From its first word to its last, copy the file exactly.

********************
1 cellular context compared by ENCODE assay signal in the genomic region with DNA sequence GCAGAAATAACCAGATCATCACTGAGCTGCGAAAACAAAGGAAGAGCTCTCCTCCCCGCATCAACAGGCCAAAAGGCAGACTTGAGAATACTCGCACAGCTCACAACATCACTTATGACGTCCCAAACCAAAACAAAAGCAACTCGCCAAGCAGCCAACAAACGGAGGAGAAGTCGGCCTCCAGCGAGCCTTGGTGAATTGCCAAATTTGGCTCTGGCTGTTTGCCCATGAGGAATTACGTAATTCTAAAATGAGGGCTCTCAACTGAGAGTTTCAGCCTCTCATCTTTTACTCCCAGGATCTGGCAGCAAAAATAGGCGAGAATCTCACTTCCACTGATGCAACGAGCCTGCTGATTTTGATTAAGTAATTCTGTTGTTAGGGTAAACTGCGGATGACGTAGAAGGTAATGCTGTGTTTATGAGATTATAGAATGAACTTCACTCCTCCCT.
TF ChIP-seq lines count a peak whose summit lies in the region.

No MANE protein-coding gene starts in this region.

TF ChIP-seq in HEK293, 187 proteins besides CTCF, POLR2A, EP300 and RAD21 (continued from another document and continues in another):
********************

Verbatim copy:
1 cellular context compared by ENCODE assay signal in the genomic region with DNA sequence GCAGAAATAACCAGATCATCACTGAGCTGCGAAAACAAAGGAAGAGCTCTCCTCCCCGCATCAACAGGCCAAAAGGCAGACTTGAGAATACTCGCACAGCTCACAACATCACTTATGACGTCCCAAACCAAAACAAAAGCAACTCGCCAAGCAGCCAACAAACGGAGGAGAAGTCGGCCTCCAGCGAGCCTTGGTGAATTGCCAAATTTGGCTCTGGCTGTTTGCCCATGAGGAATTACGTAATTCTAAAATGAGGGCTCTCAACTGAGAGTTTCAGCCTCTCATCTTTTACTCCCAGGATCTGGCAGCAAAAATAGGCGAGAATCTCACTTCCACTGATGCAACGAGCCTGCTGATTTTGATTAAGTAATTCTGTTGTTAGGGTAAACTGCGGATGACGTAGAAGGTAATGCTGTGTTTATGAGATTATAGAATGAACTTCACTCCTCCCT.
TF ChIP-seq lines count a peak whose summit lies in the region.

No MANE protein-coding gene starts in this region.

TF ChIP-seq in HEK293, 187 proteins besides CTCF, POLR2A, EP300 and RAD21 (continued from another document and continues in another):